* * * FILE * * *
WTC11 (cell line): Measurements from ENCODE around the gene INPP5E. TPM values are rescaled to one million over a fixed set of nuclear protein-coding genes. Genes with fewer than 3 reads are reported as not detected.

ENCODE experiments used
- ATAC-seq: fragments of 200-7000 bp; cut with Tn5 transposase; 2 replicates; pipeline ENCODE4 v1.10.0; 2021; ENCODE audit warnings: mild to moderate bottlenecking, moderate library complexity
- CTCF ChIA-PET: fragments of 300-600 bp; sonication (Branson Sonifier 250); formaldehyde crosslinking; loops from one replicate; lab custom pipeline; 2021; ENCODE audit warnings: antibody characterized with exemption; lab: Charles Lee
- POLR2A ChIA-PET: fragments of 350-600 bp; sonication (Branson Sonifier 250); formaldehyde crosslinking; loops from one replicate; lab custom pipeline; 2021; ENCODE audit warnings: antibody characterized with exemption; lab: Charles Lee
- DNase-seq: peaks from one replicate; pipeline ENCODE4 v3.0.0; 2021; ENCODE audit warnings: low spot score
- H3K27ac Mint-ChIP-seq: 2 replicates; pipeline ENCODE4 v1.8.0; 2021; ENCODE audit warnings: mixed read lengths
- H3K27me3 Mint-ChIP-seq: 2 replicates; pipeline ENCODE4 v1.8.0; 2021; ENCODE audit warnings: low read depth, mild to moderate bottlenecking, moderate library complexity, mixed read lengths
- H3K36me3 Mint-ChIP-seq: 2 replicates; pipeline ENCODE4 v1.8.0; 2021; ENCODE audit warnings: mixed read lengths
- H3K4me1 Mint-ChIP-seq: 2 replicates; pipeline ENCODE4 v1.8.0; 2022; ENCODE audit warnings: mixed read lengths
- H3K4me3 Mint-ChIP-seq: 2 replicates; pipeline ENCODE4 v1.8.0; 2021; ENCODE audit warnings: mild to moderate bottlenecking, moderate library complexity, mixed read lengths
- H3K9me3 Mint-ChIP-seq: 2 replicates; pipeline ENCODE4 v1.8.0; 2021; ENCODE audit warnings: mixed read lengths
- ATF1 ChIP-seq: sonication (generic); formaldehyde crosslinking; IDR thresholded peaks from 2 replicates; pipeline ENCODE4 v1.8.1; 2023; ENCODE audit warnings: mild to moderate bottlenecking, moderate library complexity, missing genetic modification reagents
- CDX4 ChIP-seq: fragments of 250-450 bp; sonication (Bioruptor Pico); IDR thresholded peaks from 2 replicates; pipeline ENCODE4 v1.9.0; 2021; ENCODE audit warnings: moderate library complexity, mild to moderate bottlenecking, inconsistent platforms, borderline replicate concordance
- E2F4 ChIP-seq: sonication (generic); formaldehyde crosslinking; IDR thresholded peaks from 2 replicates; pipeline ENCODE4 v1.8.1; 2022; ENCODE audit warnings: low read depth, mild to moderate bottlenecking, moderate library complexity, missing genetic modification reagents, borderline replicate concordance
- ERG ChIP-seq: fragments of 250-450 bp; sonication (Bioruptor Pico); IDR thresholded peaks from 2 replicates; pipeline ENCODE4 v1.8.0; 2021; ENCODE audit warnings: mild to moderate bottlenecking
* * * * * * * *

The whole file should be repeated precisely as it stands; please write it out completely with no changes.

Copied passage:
WTC11 (cell line): Measurements from ENCODE around the gene INPP5E. TPM values are rescaled to one million over a fixed set of nuclear protein-coding genes. Genes with fewer than 3 reads are reported as not detected.

ENCODE experiments used
- ATAC-seq: fragments of 200-7000 bp; cut with Tn5 transposase; 2 replicates; pipeline ENCODE4 v1.10.0; 2021; ENCODE audit warnings: mild to moderate bottlenecking, moderate library complexity
- CTCF ChIA-PET: fragments of 300-600 bp; sonication (Branson Sonifier 250); formaldehyde crosslinking; loops from one replicate; lab custom pipeline; 2021; ENCODE audit warnings: antibody characterized with exemption; lab: Charles Lee
- POLR2A ChIA-PET: fragments of 350-600 bp; sonication (Branson Sonifier 250); formaldehyde crosslinking; loops from one replicate; lab custom pipeline; 2021; ENCODE audit warnings: antibody characterized with exemption; lab: Charles Lee
- DNase-seq: peaks from one replicate; pipeline ENCODE4 v3.0.0; 2021; ENCODE audit warnings: low spot score
- H3K27ac Mint-ChIP-seq: 2 replicates; pipeline ENCODE4 v1.8.0; 2021; ENCODE audit warnings: mixed read lengths
- H3K27me3 Mint-ChIP-seq: 2 replicates; pipeline ENCODE4 v1.8.0; 2021; ENCODE audit warnings: low read depth, mild to moderate bottlenecking, moderate library complexity, mixed read lengths
- H3K36me3 Mint-ChIP-seq: 2 replicates; pipeline ENCODE4 v1.8.0; 2021; ENCODE audit warnings: mixed read lengths
- H3K4me1 Mint-ChIP-seq: 2 replicates; pipeline ENCODE4 v1.8.0; 2022; ENCODE audit warnings: mixed read lengths
- H3K4me3 Mint-ChIP-seq: 2 replicates; pipeline ENCODE4 v1.8.0; 2021; ENCODE audit warnings: mild to moderate bottlenecking, moderate library complexity, mixed read lengths
- H3K9me3 Mint-ChIP-seq: 2 replicates; pipeline ENCODE4 v1.8.0; 2021; ENCODE audit warnings: mixed read lengths
- ATF1 ChIP-seq: sonication (generic); formaldehyde crosslinking; IDR thresholded peaks from 2 replicates; pipeline ENCODE4 v1.8.1; 2023; ENCODE audit warnings: mild to moderate bottlenecking, moderate library complexity, missing genetic modification reagents
- CDX4 ChIP-seq: fragments of 250-450 bp; sonication (Bioruptor Pico); IDR thresholded peaks from 2 replicates; pipeline ENCODE4 v1.9.0; 2021; ENCODE audit warnings: moderate library complexity, mild to moderate bottlenecking, inconsistent platforms, borderline replicate concordance
- E2F4 ChIP-seq: sonication (generic); formaldehyde crosslinking; IDR thresholded peaks from 2 replicates; pipeline ENCODE4 v1.8.1; 2022; ENCODE audit warnings: low read depth, mild to moderate bottlenecking, moderate library complexity, missing genetic modification reagents, borderline replicate concordance
- ERG ChIP-seq: fragments of 250-450 bp; sonication (Bioruptor Pico); IDR thresholded peaks from 2 replicates; pipeline ENCODE4 v1.8.0; 2021; ENCODE audit warnings: mild to moderate bottlenecking